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A Python function object has an attribute dictionary called func_dict which is visible from outside the function and is mutable, but which is not modified when the function is called. (I learned this from answers to a question I asked yesterday (#1753232): thanks!) I was reading code (at http://pythonprogramming.jottit.com/functional%5Fprogramming) which memoized the computation of Fibonacci numbers and thought, "Why not use the func_dict attribute for memoizing?" It worked (see below; the output's at the end of the code.). It's a little like having a class property available but having the initialization code outside the object (in this case, not a class but a function).

I wonder what similar (or dissimilar) tricks can be done using this attribute?

def fib(n):
    if n in fib.cache:
        print "found fib.cache[%d] = %d: " %(n, fib.cache[n])
        return fib.cache[n]
        print "fib.cache[%d] = fib(%d) + fib(%d)" % (n, n-1, n-2)
        fib.cache[n] = fib(n-1) + fib(n-2)
        print "modified fib.cache: ", fib.cache
        return fib.cache[n]

fib.cache = {0:0, 1:1}

for x in range(7):
    print "==================>", x
    print fib( x)

==================> 0
found fib.cache[0] = 0: 
==================> 1
found fib.cache[1] = 1: 
==================> 2
fib.cache[2] = fib(1) + fib(0)
found fib.cache[1] = 1: 
found fib.cache[0] = 0: 
modified fib.cache:  {0: 0, 1: 1, 2: 1}
==================> 3
fib.cache[3] = fib(2) + fib(1)
found fib.cache[2] = 1: 
found fib.cache[1] = 1: 
modified fib.cache:  {0: 0, 1: 1, 2: 1, 3: 2}
==================> 4
fib.cache[4] = fib(3) + fib(2)
found fib.cache[3] = 2: 
found fib.cache[2] = 1: 
modified fib.cache:  {0: 0, 1: 1, 2: 1, 3: 2, 4: 3}
==================> 5
fib.cache[5] = fib(4) + fib(3)
found fib.cache[4] = 3:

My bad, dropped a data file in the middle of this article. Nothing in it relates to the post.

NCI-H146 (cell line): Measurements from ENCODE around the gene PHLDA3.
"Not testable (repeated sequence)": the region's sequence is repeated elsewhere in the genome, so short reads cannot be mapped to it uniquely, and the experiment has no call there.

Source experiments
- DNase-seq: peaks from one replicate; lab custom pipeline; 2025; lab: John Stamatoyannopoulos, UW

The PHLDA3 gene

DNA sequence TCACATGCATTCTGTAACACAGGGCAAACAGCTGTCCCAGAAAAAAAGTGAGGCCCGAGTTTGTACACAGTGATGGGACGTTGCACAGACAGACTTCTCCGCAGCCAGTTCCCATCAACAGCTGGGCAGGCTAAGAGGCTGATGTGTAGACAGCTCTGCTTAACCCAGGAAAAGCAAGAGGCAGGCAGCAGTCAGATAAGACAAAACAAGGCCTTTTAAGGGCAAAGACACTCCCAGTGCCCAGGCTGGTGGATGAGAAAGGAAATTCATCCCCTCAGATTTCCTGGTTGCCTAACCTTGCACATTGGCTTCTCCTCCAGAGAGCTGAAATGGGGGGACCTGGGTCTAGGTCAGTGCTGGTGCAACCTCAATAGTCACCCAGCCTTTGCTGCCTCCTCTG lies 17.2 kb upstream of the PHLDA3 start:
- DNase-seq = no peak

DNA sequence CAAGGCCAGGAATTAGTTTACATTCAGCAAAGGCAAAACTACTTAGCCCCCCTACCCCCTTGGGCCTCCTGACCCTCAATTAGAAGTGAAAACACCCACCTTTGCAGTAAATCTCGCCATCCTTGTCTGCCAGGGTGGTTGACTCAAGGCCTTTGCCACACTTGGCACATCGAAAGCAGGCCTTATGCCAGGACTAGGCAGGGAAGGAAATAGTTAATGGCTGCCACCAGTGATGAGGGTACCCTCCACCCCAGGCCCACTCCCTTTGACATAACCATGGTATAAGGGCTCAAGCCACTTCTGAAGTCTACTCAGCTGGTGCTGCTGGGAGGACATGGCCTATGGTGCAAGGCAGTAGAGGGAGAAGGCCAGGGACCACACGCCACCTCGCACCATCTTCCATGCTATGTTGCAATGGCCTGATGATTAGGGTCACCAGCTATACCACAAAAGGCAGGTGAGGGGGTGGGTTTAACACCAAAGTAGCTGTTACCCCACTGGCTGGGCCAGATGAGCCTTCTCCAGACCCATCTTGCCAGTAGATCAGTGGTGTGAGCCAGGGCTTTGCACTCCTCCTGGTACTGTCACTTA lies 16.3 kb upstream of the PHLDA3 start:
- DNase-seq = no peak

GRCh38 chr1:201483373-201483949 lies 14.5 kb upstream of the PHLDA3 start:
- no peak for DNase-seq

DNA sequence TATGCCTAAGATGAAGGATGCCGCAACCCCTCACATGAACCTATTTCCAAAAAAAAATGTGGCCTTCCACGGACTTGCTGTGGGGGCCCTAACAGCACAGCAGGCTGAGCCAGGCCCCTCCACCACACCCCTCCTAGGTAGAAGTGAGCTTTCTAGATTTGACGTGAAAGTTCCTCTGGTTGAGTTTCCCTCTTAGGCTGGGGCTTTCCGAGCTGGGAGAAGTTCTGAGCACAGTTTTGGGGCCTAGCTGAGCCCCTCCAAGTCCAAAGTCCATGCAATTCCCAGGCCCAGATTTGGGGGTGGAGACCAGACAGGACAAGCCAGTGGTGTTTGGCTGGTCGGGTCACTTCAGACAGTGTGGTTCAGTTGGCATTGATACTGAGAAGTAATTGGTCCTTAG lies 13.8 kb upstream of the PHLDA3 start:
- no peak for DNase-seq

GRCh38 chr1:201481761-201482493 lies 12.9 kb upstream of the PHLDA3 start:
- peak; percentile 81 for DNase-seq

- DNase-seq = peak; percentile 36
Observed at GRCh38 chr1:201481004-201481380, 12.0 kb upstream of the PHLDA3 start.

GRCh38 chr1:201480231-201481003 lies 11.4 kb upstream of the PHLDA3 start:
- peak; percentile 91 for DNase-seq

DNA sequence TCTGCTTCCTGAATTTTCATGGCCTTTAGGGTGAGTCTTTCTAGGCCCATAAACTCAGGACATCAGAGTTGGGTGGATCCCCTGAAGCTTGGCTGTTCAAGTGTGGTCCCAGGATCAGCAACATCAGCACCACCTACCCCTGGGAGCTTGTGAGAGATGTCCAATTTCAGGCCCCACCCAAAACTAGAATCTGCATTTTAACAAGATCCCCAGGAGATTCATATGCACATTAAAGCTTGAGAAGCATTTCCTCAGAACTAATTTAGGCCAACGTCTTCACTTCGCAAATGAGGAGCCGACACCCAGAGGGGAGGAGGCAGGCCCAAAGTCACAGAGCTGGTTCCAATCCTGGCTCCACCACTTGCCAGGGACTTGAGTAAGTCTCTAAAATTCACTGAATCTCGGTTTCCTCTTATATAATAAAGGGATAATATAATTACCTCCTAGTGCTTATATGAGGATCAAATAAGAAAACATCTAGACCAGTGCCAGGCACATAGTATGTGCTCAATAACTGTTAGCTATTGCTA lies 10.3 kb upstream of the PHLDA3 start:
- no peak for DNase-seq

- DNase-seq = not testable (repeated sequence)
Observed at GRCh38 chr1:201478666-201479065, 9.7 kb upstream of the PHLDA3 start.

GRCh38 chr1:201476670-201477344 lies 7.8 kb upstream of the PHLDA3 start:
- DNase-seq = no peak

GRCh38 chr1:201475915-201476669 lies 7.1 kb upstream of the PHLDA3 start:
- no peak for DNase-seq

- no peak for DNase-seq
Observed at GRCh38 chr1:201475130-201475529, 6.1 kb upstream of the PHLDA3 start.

found fib.cache[3] = 2: 
modified fib.cache:  {0: 0, 1: 1, 2: 1, 3: 2, 4: 3, 5: 5}
==================> 6
fib.cache[6] = fib(5) + fib(4)
found fib.cache[5] = 5: 
found fib.cache[4] = 3: 
modified fib.cache:  {0: 0, 1: 1, 2: 1, 3: 2, 4: 3, 5: 5, 6: 8}
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@S.Lott - thanks for fixing those underscores! – behindthefall Nov 19 '09 at 2:37
@S.Lott - Yup, I'm still hunting down info about the site. – behindthefall Nov 19 '09 at 2:52
@S.Lott - Better? – behindthefall Nov 19 '09 at 3:02
@behindthefall: Since there is no actual problem, the fib cache output is -- still -- just as worthless as the execution trace. What is the point? What do you want to know? Please focus very, very finely on some specific thing. This is not a blog. What is your question? – S.Lott Nov 19 '09 at 3:27
@S.Lott - Sometimes a student doesn't know the question s/he's asking, so it is hard to put a very, very fine point on it. Alex Martelli, in the comments, sees the questions that I did not know enough to ask, and his response has been enlightening and has raised more questions in this student's mind, although, again, they do not have very, very fine points as yet. My original question, clearly stated, was, "Does anybody find the function directory useful (and here's an example, memoizing)?" And the output shows that it worked. – behindthefall Nov 19 '09 at 3:52
up vote 7 down vote accepted

Just be careful: the fib.cache trick only works if fib is indeed the name of the relevant function object in the scope that's active while it's executing (for example, when you decorate it as you have done, you must assign the starting value for the cache to the decorator wrapper, not to the decorated function -- and if it gets further decorated after that, things break).

This is a bit fragile compared to the standard memoization idiom:

def fib(n, _memo={0:1, 1:1}):
    if n in _memo:
        return _memo[n]
        _memo[n] = fib(n-1) + fib(n-2)
        return _memo[n]